E-Bikes & Bikes Customised to You
August 13, 2022
Parents and children will be investing in new bikes as the new school year approaches. Many parents will have questions about ebikes and child safety.
Whether your child can ride an ebike to school depends on local regulations and school rules. In many states, a child must be at least 14 years old to ride an ebike. However, even if your state permits kids to ride ebikes, schools may have different opinions.
Before purchasing an ebike for your child, research local and state laws and age restrictions. Also, contact your child's school to find out if they permit ebikes on the grounds.
If your child can legally commute by ebike, the benefits are similar to those experienced by adult commuters. Reduced travel costs are often the most appealing benefits; however, your child might appreciate the speed of the bike and the pedal assist or full power options more.
Also, ebikes do not require parking passes, so your high school student will not have to park on the street. They can ride right up to the school's front doors and chain their ebike to the rack.
If you choose to buy an ebike for your little one, there are specific safety measures you should consider. Only buy bikes that come equipped with torque sensors. You might also consider buying ebikes that allow for adjustable max speeds. Finally, consider bikes equipped with safety features, such as lights and mirrors.
A child's ebike should cut the motor off above a certain speed. Also, make special considerations for the disc brakes. Your child will go faster than on a traditional bicycle, so powerful brakes are necessary.
Middle schoolers are a little more competent than elementary school kids. They can often handle more responsibility. Regarding ebikes, a middle schooler can likely handle faster speeds with fewer restrictions. However, they are still children, so speed sensors and monitoring are still necessary.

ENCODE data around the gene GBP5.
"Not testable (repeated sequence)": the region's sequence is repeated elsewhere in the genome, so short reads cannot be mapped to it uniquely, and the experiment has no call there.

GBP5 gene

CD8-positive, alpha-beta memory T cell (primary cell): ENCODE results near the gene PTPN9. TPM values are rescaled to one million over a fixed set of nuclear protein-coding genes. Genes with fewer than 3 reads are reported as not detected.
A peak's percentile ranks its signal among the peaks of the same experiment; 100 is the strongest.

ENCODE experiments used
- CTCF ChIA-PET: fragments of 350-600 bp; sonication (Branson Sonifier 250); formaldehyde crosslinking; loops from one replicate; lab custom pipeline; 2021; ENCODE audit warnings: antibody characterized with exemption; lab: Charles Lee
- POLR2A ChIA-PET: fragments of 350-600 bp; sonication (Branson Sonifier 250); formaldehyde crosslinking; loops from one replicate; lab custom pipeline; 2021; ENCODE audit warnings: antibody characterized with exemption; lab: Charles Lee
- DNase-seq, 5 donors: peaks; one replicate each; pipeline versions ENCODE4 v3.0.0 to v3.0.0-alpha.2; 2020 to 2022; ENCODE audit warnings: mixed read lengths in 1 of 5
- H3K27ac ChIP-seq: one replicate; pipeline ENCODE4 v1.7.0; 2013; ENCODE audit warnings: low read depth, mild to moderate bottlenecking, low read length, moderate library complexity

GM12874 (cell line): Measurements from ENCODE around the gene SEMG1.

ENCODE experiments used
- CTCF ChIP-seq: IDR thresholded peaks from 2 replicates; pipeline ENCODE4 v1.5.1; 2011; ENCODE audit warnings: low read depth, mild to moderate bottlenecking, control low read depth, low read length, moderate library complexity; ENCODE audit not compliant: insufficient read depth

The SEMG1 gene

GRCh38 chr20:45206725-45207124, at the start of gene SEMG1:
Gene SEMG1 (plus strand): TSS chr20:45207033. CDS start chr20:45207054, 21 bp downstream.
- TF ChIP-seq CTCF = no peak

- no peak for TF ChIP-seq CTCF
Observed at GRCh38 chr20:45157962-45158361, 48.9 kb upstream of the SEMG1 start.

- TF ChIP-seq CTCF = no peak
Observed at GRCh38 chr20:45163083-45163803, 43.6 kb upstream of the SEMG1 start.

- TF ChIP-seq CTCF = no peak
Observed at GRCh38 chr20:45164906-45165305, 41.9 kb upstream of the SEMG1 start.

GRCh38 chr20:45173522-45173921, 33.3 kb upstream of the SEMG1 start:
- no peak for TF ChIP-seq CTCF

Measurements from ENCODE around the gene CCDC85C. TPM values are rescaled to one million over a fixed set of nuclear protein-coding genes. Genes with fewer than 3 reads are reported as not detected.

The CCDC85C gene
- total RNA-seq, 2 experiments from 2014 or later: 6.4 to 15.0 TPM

A 13-year-old can likely handle a top speed of 12.5 mph. According to experts, older children can also handle ranges up to 13 or 14 miles. You want to be careful about how much power and capacity you give a child.
High schoolers, specifically those teenagers aged 16 or older, can handle ebikes with an output of 28 mph and longer ranges. Also, older teenagers do not have the same legal restrictions as minors. If your child is old enough to drive a vehicle, they are old enough to drive most adult ebikes.
You can use an ebike in much the same way as a traditional bicycle. Therefore, you can place a child seat on an ebike. However, you want to take extra precautions.
You will travel at higher speeds on an ebike, so child safety is always a concern. If you choose to install a child seat or trailer, check with the manufacturer to see if the product is compatible.
Ebike safety is similar to traditional bicycle safety. When teaching your child, instill sound advice and practices, including:
Research local laws and school rules when looking for a new bicycle for your child. Not every state or school will permit children to ride ebikes. For more information about ebike safety and laws, contact a local retailer.
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